Another cause of derailments is a coupler that hangs too low, allowing some part to catch on the rails as the car traverses the switch. The solution, if you're using Kadee or similar style couplers, is to adjust the trip pin.
    I hope these suggestions help to solve your problem.
    By the way, nice studio, and some nice photos, too. I hope that you'll share some pictures of your layout here on the Gauge.

  4. berraf

    berraf Member

    Welcome aboard photoman and I hope that you can make this car work just fine.
    Usually the problem that you described are caused byt either the coupler or the wheel-gauge so start the investigation and Good Luck om the way!

    Perhaps you as a photographer could take som pictures of your work and share with us.
  5. jeffrey-wimberl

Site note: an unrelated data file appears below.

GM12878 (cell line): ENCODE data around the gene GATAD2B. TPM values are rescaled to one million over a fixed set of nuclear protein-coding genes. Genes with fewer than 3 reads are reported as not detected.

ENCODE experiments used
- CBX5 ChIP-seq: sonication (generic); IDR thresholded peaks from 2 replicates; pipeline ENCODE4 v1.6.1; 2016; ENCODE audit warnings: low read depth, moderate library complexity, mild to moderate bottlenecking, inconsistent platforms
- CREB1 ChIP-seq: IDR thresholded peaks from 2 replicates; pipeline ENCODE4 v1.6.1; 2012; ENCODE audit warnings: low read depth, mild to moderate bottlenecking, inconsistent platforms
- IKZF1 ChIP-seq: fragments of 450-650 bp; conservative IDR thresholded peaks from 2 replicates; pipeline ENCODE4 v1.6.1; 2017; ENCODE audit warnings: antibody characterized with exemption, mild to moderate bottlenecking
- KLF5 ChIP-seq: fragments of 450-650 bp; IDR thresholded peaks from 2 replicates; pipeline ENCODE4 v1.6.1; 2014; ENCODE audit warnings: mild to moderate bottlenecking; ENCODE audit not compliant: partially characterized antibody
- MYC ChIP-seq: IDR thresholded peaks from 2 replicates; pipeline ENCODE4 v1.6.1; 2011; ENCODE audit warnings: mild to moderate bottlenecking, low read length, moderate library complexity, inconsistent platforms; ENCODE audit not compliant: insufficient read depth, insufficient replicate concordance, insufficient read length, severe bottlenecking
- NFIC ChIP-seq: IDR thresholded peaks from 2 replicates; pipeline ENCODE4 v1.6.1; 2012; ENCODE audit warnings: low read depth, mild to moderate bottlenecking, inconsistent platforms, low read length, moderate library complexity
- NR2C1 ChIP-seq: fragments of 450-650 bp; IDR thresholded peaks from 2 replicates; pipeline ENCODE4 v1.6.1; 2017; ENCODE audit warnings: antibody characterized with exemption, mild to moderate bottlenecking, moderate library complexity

jeffrey-wimberl Active Member

    I've had the same problem with some cars derailing on turnouts while others go through just fine. Sometimes just turning the car around solved the problem, other times taking the wheels out of the truck then putting them back in the reverse order helped. The problem could also be that the car is too light. Athearn boxcars are notorous for this. Adding a little weight may help. I usually solve this by glueing 2 or 3 steel nuts inside the car. If the above doesn't help, it has to be a bad truck. Replacing it is the only option.
  6. oldtanker

    oldtanker Member

    Hi and welcome:wave: . I'd say "E" "all of the above"sign1 . I had one car that would do that. Turn it around works great. Just got a coupler hight gauge and found that the trip pin was hanging way low.

  7. NSES44DC

    NSES44DC Member

    I have an athearn boxcar or two and the coupler boxes kinda hang low..still gotta fix it..but they catch the turnout and either derail or uncouple from the train. I trimmed the curved "hose line" im not sure what they actually are called, but it seemed to help a bit. Check the couplers to see if they arent catching the rails. Or as i just read..old tanker has it right, coupler pin..yeah..just take a look at that closely as it goes by the turnout.
  8. Ralph

    Ralph's for fun!